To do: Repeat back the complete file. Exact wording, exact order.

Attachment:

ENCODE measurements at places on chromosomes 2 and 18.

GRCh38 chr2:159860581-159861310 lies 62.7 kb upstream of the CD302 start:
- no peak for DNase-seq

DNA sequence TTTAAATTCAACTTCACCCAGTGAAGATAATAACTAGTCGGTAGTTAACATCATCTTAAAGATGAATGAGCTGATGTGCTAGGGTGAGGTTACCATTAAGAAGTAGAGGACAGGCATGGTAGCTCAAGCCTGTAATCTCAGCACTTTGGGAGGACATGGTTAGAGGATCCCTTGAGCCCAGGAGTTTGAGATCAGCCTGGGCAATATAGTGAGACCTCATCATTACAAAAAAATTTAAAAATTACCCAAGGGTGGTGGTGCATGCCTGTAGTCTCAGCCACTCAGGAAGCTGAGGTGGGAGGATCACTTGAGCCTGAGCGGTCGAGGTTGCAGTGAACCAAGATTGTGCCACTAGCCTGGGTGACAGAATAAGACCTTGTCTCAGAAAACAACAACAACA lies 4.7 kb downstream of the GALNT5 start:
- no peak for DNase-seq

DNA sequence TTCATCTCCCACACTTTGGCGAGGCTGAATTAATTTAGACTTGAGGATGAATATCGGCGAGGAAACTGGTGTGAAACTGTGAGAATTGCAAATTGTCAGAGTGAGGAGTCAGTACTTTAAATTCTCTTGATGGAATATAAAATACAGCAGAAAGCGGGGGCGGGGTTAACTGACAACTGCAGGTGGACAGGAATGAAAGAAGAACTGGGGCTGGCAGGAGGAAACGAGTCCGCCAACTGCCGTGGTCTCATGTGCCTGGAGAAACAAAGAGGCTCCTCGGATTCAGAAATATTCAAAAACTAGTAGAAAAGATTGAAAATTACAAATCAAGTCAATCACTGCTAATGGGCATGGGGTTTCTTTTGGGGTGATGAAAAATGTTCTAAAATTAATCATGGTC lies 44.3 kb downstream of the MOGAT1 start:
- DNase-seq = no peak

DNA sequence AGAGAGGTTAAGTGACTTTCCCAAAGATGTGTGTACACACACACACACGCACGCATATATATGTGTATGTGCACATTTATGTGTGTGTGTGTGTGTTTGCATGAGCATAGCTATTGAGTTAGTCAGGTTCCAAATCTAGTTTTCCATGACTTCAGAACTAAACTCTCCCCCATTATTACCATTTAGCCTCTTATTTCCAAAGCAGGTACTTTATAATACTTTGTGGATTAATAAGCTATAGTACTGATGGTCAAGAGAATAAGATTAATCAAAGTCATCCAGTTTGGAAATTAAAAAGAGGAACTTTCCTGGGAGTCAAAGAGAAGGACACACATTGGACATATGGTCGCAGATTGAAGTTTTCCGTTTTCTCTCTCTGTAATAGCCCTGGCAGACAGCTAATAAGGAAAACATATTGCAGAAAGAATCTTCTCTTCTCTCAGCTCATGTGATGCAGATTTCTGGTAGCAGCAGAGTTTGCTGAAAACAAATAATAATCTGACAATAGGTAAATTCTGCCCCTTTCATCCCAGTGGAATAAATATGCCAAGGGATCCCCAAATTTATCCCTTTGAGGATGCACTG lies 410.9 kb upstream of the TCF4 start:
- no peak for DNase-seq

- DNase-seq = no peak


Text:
ENCODE measurements at places on chromosomes 2 and 18.

GRCh38 chr2:159860581-159861310 lies 62.7 kb upstream of the CD302 start:
- no peak for DNase-seq

DNA sequence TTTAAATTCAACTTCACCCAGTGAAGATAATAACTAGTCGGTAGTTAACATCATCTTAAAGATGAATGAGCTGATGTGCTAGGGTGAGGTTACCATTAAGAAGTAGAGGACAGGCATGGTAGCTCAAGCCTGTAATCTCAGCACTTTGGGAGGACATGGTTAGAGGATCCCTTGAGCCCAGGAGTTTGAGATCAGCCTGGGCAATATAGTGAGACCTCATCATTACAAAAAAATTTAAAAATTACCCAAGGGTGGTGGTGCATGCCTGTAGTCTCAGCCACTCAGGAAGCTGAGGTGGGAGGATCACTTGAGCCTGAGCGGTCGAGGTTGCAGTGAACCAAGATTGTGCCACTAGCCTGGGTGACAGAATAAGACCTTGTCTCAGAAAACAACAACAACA lies 4.7 kb downstream of the GALNT5 start:
- no peak for DNase-seq

DNA sequence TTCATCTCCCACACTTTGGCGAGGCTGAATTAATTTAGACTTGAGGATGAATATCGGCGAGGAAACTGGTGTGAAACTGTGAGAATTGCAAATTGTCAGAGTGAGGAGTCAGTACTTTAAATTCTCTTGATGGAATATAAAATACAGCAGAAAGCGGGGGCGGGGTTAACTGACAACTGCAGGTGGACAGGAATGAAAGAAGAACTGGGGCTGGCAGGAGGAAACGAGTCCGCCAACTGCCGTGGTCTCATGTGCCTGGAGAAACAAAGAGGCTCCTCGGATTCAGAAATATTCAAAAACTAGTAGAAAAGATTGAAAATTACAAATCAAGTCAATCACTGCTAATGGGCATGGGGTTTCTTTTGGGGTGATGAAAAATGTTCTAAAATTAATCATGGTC lies 44.3 kb downstream of the MOGAT1 start:
- DNase-seq = no peak

DNA sequence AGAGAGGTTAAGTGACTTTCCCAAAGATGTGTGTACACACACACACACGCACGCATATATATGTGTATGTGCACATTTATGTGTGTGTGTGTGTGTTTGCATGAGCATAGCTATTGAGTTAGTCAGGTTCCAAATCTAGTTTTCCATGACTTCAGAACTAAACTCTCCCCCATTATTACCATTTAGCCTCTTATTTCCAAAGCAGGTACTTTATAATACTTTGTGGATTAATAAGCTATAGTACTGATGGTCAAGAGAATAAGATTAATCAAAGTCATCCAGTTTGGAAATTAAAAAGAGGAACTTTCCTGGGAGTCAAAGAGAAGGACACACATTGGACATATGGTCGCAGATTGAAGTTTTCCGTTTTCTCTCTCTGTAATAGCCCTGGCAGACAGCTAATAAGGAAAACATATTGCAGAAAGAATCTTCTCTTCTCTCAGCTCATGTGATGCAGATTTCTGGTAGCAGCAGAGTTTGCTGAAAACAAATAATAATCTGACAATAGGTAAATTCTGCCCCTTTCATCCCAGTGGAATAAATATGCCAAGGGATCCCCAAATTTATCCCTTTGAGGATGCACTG lies 410.9 kb upstream of the TCF4 start:
- no peak for DNase-seq

- DNase-seq = no peak